Revisiting trade and environment nexus in South Africa: fresh evidence from new measure

  • Maxwell Chukwudi UdeaghaEmail author
  • Nicholas Ngepah
Research Article


The paper revisits the dynamic effect of trade openness on environmental quality in South Africa by employing a fresh proxy of trade openness suggested by Squalli and Wilson (The World Economy 34:1745–1770, 2011) over the period 1960–2016. Contrary to the previous literature, the new proxy is constructed to take into consideration both South Africa’s trade share of its GDP and its relative size of trade in relation to the world trade in a specified period of time. Adopting this novel approach to capture openness, the study applies the autoregressive distributed lag (ARDL) bounds test for cointegration approach to investigate the long-run association between trade openness and environmental quality. Our findings show that the results of the long run are materially different from those of the short run. While trade openness has a significantly beneficial impact on CO2 emissions in the short run, it has a measurably detrimental consequence on it in the long run. These findings are new to the literature and contrast with the previous studies. While confirming the existence of an inverted U-shaped curve that validates the existence of environmental Kuznets curve (EKC) hypothesis for South Africa, our results are further supported by the non-linear ARDL model, which reveals evidence of asymmetric pass-through effects of changes in trade openness on CO2 emissions. This paper suggests that South Africa’s policymakers must continue to improve trade policy reform with complementary policies to create a less carbon-intensive environment and promote lasting value for reductions of greenhouse gas (GHG) emissions and constantly support the establishment of greener technologies that ultimately lower CO2 emissions.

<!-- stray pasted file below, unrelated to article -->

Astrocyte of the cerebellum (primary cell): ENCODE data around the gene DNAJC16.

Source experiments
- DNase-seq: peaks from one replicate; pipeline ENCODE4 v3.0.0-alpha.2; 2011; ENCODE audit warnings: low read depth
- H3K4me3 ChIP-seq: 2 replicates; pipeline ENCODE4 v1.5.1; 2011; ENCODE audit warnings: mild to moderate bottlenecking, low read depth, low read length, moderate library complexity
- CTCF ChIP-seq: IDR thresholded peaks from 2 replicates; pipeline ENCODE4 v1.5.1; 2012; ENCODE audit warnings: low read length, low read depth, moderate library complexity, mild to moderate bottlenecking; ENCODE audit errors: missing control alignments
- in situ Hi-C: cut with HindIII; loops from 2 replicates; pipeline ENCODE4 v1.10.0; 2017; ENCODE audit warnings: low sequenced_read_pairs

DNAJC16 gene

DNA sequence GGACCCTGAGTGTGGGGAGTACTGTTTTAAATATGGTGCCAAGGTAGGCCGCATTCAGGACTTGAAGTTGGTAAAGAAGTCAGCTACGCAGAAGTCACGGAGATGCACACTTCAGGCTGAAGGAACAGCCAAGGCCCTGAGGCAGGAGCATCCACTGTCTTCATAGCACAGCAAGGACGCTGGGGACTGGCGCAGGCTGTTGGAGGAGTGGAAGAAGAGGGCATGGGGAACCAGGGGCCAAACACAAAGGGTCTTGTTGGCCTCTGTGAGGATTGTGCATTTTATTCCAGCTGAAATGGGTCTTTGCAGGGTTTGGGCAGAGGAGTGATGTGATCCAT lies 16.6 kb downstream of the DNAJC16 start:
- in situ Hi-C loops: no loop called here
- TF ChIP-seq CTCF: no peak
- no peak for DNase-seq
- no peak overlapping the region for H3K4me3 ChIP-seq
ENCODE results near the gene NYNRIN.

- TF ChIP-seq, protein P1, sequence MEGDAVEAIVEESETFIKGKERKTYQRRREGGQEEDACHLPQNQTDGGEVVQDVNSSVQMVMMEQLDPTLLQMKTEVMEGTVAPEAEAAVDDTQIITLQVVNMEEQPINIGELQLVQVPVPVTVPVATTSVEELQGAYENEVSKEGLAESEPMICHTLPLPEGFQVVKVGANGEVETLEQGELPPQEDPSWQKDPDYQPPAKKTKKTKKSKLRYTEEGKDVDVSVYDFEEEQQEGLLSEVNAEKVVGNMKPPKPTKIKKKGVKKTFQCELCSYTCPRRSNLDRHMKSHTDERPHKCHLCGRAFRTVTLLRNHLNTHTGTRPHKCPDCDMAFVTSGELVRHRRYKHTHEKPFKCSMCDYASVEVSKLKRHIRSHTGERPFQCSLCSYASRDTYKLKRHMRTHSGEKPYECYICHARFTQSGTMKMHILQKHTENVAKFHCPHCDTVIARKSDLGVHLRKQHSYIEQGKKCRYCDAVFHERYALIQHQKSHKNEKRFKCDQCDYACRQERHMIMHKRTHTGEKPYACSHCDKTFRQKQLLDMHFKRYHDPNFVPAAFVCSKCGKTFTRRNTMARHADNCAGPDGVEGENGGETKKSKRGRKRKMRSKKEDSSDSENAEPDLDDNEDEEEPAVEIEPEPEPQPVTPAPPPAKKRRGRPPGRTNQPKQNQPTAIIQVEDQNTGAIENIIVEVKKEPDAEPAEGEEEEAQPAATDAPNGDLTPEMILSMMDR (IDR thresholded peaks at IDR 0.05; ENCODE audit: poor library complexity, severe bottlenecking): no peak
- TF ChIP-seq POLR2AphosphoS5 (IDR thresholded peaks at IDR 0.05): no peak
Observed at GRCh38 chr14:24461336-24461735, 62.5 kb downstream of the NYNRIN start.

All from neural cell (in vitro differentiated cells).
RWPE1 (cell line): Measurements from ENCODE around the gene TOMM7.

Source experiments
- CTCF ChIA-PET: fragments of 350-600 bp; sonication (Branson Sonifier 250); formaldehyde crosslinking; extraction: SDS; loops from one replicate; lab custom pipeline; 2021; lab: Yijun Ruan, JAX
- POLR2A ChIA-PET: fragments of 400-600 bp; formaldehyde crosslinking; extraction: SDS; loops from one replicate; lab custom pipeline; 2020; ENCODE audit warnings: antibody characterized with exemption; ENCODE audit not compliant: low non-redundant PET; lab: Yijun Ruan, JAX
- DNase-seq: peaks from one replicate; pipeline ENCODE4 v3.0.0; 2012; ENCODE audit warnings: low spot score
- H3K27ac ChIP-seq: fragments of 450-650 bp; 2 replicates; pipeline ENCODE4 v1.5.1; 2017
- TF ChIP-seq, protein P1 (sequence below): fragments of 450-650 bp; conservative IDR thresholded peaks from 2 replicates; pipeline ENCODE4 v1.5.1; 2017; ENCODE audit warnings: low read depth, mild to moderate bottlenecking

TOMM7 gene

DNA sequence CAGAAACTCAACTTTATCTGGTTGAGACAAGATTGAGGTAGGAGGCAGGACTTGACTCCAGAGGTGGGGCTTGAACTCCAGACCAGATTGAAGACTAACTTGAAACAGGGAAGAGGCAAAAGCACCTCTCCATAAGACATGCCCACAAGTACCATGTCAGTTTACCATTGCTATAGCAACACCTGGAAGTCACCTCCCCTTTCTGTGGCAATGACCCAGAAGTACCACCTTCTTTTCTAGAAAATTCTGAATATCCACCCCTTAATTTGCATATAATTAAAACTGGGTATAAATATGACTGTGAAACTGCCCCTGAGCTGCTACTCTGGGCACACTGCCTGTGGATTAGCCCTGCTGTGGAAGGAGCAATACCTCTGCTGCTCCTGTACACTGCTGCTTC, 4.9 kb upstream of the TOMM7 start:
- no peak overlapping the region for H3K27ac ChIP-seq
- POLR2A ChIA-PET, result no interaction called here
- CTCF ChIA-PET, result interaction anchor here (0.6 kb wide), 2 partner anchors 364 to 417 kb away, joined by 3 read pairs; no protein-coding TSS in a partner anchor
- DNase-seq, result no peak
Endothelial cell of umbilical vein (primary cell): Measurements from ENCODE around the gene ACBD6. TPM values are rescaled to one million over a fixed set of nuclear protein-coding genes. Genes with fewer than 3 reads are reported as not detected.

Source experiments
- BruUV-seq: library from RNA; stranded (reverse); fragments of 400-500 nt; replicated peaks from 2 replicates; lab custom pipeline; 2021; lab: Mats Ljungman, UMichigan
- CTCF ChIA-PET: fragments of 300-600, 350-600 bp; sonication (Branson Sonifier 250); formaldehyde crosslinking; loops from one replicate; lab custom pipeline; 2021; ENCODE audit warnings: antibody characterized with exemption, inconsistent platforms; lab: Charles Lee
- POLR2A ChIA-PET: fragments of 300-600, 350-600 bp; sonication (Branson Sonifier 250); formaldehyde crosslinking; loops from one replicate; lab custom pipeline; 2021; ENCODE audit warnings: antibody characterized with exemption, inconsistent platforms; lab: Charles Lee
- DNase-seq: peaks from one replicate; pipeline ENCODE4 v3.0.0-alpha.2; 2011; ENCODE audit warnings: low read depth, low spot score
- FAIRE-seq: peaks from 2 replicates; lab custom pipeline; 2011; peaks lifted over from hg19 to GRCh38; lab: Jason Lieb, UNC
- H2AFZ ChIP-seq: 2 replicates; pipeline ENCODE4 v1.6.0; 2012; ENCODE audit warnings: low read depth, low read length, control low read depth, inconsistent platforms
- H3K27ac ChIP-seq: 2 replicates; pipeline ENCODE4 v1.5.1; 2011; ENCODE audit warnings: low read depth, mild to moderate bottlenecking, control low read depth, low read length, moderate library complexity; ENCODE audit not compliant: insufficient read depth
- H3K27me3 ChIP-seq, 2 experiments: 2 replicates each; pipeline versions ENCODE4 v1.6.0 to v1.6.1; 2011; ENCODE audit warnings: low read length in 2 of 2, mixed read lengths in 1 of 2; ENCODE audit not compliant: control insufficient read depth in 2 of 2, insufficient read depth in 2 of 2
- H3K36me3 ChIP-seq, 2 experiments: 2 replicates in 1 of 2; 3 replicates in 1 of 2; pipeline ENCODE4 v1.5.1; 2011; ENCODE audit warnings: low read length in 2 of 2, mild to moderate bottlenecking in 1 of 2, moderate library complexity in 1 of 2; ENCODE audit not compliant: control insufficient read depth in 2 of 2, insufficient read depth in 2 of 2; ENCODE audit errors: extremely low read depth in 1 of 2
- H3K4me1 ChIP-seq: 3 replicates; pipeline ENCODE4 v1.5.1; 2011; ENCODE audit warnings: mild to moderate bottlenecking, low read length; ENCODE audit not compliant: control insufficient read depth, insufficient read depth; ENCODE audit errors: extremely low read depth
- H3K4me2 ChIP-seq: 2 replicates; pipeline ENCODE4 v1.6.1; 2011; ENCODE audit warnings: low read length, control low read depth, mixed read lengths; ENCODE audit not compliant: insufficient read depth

Trade openness CO2 emissions Asymmetric modelling NARDL model EKC ARDL model Cointegration Kyoto Protocol Financial development South Africa 

JEL Classification

F18 F13 Q56 O13 F1 F41 


Compliance with ethical standards

Conflict of interest

The authors declare that they have no conflict of interest.


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Authors and Affiliations

  1. 1.School of Economics, College of Business and EconomicsUniversity of JohannesburgAuckland ParkSouth Africa

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